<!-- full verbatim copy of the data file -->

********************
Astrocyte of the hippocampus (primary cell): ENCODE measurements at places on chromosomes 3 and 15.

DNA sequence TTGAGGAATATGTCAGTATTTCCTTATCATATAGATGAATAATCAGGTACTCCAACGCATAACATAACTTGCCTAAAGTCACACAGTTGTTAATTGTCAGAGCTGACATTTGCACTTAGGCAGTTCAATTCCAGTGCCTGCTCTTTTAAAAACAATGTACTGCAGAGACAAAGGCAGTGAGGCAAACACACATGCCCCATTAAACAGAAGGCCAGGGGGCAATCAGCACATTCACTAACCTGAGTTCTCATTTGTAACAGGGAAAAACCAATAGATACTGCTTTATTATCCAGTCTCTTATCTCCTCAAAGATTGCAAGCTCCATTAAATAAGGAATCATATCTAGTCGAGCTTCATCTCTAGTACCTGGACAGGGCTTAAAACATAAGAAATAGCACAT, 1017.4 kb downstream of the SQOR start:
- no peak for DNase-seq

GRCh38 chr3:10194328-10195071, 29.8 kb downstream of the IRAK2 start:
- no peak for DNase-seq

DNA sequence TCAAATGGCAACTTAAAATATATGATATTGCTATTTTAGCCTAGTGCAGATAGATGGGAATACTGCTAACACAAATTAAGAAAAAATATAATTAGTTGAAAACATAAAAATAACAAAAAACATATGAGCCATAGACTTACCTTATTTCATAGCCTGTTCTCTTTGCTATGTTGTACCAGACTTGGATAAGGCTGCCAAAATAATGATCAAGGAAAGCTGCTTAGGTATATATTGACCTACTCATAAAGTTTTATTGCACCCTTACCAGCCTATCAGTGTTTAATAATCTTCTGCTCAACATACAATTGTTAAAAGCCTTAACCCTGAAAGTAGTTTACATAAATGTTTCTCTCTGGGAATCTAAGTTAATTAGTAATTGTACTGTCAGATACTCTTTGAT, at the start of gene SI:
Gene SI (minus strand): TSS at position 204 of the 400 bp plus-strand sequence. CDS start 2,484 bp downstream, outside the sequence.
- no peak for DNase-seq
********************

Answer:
Astrocyte of the hippocampus (primary cell): ENCODE measurements at places on chromosomes 3 and 15.

DNA sequence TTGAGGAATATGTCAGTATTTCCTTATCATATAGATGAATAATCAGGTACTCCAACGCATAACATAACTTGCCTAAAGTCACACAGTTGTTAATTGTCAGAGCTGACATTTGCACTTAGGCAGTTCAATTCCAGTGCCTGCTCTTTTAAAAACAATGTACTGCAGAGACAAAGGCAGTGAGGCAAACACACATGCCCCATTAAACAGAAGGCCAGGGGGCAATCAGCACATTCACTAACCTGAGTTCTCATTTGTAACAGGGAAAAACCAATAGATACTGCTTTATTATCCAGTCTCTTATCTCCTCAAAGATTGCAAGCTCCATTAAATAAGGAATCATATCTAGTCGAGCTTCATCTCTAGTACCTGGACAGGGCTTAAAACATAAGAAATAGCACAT, 1017.4 kb downstream of the SQOR start:
- no peak for DNase-seq

GRCh38 chr3:10194328-10195071, 29.8 kb downstream of the IRAK2 start:
- no peak for DNase-seq

DNA sequence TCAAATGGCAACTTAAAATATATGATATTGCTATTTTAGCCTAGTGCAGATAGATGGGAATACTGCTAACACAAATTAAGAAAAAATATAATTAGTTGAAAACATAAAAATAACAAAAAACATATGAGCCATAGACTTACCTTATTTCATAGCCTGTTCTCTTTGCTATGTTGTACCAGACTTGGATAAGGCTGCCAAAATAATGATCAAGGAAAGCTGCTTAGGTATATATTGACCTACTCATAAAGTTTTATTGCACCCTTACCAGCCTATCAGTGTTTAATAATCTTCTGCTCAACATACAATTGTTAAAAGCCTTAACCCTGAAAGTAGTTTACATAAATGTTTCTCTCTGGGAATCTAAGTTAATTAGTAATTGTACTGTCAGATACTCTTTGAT, at the start of gene SI:
Gene SI (minus strand): TSS at position 204 of the 400 bp plus-strand sequence. CDS start 2,484 bp downstream, outside the sequence.
- no peak for DNase-seq